Anonymous said...

The problem isn't the iPod, it's the music industry as a whole.

Things have changed, massively, in the music business, both the album format and the radio format, since the days of the 60's and the 70's. FM radio stations that were once based on the album format (and would play entire albums) have all but disappeared. And these days, few, if any pop albums are written and recorded with a unifying album concept in mind. The name of the game now is hits. Even the term "single" is now as archaic as the 45 rpm record that the term was once derived from. The record companies no longer view CDs as "albums," there are simply hosts for a few songs pegged by the record company as potential hits.

The unifying theme today is money, lots of it, and the shortest, quickest, risk-free route to attain it. Record companies are more about reporting consistent quarterly profits back to their corporate owners than developing artists and albums, and today's CDs are made (and have been made for some time now) to do just that.

Radio stations (also corporately owned) are no longer programmed by radio station managers sitting down and listening to albums submitted by record companies, picking what they think will most appeal to their listeners. Radio is 100% about selling ad time at a premium, and songs are tested against demographic groups that closely match the advertiser's target. So they can go to a potential advertiser and say, "95% of listeners from our tests who rated this song from our playlist highly also have a favorable view of your product.

If the Beatles arrived on the music scene today instead of the 60's, you would never know of them. They wouldn't survive in the music business today. Even if they were able to produce a few successful CD's, (unlikely) they would never, ever be allowed to release an album like Rubber Soul. Or Sgt. Pepper. Or the White Album.

And that's not the iPod's fault.

icedog said...

I feel you need to keep this in perspective; the iPod or any personal "MP3" player is nothing but a tool for you to access the music and for some video. It is the choice of the individual (consumer), on it's use.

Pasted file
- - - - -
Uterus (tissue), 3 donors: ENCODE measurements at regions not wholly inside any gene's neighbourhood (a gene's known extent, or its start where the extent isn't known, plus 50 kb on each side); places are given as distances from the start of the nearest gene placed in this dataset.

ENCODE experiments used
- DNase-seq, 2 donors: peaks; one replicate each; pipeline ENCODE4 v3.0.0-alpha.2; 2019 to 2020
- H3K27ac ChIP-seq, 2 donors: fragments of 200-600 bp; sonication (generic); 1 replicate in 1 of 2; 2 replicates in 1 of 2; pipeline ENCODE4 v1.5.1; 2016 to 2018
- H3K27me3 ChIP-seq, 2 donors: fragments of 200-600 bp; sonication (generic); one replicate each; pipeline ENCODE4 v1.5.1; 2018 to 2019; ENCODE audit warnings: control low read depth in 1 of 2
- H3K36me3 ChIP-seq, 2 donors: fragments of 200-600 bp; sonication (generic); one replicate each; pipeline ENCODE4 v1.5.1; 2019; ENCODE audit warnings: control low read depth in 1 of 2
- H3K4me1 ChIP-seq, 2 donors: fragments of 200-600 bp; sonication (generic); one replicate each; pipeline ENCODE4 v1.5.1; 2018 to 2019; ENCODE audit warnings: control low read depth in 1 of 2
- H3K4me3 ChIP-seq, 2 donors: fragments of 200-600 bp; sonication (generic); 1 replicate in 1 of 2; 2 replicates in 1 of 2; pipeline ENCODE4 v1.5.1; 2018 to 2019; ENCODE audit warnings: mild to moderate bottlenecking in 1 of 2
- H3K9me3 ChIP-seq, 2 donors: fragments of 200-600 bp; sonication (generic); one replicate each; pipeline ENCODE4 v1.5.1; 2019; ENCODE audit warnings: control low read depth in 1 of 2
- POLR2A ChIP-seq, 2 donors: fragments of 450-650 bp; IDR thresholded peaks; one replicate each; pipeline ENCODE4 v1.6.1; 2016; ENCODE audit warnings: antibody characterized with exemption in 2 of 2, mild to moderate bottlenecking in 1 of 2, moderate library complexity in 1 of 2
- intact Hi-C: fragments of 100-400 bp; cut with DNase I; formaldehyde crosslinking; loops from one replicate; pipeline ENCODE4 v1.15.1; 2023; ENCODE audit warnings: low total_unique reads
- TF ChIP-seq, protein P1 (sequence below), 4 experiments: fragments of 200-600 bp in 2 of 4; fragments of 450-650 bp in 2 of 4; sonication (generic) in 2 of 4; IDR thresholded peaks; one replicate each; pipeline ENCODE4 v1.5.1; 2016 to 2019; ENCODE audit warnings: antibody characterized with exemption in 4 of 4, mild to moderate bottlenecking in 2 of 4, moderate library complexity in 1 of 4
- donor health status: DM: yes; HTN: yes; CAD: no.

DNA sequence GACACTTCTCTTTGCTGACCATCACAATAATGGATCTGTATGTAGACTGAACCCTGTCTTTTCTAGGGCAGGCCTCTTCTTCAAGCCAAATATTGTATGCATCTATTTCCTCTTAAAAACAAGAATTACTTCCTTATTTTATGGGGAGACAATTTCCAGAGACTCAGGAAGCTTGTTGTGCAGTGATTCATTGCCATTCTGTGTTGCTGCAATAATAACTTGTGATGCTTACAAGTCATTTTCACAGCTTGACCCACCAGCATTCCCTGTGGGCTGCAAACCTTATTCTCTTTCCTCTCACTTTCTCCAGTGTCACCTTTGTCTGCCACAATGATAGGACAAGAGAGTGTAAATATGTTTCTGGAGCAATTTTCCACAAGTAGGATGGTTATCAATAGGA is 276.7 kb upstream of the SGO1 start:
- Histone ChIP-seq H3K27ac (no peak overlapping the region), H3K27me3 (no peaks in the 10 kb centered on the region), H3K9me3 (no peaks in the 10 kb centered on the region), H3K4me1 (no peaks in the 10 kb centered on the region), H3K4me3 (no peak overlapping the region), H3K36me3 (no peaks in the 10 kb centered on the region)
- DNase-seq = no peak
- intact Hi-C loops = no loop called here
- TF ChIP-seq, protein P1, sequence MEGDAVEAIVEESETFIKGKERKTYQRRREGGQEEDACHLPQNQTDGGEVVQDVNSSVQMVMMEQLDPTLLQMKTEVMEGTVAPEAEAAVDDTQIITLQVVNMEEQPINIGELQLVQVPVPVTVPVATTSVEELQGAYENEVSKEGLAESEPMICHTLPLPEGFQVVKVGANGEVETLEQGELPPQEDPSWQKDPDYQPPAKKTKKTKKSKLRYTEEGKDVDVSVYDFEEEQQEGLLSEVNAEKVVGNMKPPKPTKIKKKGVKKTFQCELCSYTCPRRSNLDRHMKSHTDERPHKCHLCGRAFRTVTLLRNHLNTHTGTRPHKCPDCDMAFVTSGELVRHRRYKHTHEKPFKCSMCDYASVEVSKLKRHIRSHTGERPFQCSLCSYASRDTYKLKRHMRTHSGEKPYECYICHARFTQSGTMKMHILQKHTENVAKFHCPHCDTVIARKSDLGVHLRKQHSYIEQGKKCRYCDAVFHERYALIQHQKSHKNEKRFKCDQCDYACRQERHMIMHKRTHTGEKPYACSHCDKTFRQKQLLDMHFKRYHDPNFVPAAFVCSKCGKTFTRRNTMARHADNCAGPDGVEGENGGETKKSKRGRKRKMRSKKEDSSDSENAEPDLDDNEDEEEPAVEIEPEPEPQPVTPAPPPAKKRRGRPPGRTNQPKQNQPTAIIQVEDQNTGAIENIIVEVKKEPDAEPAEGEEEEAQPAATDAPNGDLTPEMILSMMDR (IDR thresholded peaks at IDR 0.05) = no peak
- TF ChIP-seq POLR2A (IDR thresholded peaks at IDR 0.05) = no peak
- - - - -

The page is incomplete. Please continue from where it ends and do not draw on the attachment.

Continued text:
As for your assessment of the current state of the music industry, you are close to the mark. The music industry has always been about big money, and packaging the product for the consumer (like any industry). If you look back to the 50's and early 60's they packaged every artist. Then rock'n'roll came around and changed the demographics of the consumer and they didn't understand them or for that matter the artist. The artists started to take control of the process and learned how to package themselves. Though the industry always had its fingers in it.
The early FM stations were a key channel in getting new and non-commercial performers airplay. But, remember, even back in the 60's there were few independent FM stations in the major markets, and those that were, were soon bought up.
Today we have access to music that could far out weighs the early FM stations, it's called Internet radio (you just have to have the patience to search). The radio industry has pick-up on this and doing simulcasts and even archives some show for later downloading. Corporations are having to deal with the problem bandwidth when the staff starts using their company desktop or laptop as a radio. That’s progress. Anyway, I think we’ll soon see an upswing of new artists that are savvy to web marketing and the whole playing field will change. That scares the Music industry, no control over promotion and distribution.